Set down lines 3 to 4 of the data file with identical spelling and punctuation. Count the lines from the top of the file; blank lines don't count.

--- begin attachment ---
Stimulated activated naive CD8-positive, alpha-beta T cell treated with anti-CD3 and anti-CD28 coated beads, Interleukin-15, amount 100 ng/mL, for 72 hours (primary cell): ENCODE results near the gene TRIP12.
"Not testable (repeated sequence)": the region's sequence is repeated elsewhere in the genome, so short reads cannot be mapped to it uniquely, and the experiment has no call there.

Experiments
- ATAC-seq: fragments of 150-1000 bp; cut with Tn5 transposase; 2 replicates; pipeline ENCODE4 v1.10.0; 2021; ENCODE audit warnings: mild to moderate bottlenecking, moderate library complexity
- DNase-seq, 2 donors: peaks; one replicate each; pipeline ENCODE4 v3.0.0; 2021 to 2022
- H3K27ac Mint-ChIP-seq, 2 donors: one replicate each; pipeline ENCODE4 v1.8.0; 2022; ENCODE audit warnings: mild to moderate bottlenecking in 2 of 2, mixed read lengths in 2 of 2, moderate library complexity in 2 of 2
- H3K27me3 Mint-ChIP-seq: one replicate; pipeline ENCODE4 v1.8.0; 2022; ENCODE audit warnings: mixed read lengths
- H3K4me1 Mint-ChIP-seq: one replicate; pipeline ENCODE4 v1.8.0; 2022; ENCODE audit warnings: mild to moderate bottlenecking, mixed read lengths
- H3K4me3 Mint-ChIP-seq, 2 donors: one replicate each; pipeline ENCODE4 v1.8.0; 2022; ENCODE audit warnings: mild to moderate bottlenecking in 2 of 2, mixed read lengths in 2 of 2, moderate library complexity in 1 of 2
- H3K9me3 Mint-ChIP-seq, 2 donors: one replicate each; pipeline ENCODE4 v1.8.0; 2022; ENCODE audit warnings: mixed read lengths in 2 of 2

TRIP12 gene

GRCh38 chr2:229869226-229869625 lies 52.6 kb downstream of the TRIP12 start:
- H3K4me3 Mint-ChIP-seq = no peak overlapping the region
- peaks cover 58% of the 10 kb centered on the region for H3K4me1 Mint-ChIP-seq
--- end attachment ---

Experiments
- ATAC-seq: fragments of 150-1000 bp; cut with Tn5 transposase; 2 replicates; pipeline ENCODE4 v1.10.0; 2021; ENCODE audit warnings: mild to moderate bottlenecking, moderate library complexity